Six quotes by Ambrose Bierce
Ambrose Gwinnett Bierce (Meigs County, Ohio, United States, June 24, 1842 – circa 1914) was an American short story writer, journalist, poet, and American Civil War veteran. His book The Devil’s Dictionary was named as one of “The 100 Greatest Masterpieces of American Literature” by the American Revolution Bicentennial Administration. His story “An Occurrence at Owl Creek Bridge” has been described as “one of the most famous and frequently anthologized stories in American literature”, and his book Tales of Soldiers and Civilians (also published as In the Midst of Life) was named by the Grolier Club as one of the 100 most influential American books printed before 1900.
Acquaintance: A person whom we know well enough to borrow from, but not well enough to lend to. [+]
Cynic: A blackguard who sees things as they are, not as they should be. [+]
Faith is the belief without evidence in what is told by one who speaks without knowledge, of things without parallel. [+]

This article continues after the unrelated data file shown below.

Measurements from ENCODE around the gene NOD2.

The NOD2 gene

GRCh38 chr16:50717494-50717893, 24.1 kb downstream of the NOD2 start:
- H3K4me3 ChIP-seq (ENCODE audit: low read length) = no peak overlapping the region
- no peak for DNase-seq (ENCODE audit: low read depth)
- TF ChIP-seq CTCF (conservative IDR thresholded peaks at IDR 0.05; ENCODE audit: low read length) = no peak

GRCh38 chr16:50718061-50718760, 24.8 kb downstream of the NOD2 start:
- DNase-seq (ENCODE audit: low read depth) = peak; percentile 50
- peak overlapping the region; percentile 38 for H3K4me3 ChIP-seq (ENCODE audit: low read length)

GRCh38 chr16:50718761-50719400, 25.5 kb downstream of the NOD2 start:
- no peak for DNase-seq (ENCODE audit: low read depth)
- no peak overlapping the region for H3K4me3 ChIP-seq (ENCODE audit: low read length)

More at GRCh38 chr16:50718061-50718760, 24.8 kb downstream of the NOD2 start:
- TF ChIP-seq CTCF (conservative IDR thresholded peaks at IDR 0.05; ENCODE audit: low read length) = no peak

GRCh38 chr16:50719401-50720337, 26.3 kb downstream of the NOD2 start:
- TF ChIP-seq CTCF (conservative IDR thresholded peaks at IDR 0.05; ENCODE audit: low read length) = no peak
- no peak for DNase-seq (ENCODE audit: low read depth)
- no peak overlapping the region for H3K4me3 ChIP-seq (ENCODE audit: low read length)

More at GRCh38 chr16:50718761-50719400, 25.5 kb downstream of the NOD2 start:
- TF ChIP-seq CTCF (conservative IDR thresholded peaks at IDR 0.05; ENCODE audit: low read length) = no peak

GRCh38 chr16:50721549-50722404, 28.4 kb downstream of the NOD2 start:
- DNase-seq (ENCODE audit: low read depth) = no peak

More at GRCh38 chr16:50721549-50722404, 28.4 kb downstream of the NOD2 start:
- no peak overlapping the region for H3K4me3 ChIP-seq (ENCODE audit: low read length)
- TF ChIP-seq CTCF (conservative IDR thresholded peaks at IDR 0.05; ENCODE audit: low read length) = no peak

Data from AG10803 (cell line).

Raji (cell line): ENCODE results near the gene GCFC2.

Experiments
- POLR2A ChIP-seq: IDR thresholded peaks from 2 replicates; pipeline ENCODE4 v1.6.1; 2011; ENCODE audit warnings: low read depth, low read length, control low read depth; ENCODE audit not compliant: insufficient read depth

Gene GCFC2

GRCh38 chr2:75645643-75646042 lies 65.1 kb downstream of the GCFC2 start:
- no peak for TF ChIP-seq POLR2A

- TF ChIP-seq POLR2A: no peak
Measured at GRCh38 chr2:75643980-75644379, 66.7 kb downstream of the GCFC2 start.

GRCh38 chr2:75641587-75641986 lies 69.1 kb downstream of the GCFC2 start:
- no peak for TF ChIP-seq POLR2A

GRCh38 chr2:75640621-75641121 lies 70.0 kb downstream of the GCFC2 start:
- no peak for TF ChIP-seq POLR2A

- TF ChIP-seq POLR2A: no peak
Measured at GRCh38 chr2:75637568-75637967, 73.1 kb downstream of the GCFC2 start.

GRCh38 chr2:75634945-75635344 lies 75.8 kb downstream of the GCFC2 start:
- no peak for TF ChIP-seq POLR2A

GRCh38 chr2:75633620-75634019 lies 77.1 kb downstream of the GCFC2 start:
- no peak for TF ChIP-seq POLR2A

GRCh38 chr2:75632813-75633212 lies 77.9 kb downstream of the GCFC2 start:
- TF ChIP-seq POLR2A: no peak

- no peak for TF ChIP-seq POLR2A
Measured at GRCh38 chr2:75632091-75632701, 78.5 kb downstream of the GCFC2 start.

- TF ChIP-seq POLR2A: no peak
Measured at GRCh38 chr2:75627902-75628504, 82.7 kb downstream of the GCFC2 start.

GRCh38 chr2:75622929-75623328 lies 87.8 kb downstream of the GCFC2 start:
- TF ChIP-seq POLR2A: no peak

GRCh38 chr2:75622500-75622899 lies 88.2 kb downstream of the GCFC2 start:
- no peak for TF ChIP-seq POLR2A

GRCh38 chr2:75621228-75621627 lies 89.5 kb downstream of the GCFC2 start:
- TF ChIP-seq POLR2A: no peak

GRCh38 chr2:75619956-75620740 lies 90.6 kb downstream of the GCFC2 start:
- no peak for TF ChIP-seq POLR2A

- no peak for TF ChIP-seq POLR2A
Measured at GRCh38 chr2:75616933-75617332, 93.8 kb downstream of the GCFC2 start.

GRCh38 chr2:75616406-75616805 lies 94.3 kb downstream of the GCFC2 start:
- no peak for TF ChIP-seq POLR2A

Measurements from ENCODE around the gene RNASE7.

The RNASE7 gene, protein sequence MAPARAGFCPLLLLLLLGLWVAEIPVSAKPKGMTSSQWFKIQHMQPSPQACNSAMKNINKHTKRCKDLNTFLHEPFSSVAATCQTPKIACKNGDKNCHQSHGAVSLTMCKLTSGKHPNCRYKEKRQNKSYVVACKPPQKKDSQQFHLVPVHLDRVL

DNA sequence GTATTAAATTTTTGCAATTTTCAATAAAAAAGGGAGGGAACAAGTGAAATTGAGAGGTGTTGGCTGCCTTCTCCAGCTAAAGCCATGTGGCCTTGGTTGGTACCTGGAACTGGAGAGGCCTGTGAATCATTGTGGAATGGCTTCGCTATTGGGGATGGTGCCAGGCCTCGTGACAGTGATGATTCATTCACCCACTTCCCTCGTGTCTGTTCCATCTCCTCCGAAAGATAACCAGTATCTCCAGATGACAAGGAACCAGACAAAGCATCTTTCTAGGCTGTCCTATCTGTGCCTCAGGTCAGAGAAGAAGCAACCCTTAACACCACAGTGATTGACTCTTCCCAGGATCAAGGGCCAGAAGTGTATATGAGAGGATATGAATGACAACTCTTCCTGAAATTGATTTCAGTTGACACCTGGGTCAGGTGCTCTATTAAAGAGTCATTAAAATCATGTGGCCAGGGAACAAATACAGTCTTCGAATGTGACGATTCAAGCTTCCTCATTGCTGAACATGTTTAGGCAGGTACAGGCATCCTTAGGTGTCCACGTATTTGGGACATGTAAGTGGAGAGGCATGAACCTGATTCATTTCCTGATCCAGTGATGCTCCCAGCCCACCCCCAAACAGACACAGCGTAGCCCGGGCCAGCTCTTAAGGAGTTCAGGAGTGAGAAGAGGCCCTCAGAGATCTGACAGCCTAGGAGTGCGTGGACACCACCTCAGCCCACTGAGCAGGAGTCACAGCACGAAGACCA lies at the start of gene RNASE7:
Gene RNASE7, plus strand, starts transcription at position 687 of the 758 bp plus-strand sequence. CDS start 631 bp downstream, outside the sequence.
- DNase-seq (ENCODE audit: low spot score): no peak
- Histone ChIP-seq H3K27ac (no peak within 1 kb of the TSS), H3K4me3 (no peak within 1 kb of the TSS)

The covers of this book are too far apart. [+]
Woman would be more charming if one could fall into her arms without falling into her hands. [+]
“There's no free will,” says the philosopher; “To hang is most unjust.”
“There's no free will,” assents the officer; “We hang because we must.” [+]
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The original picture is by Unknown author, Public domain, via Wikimedia Commons and has been cropped and converted to greyscale.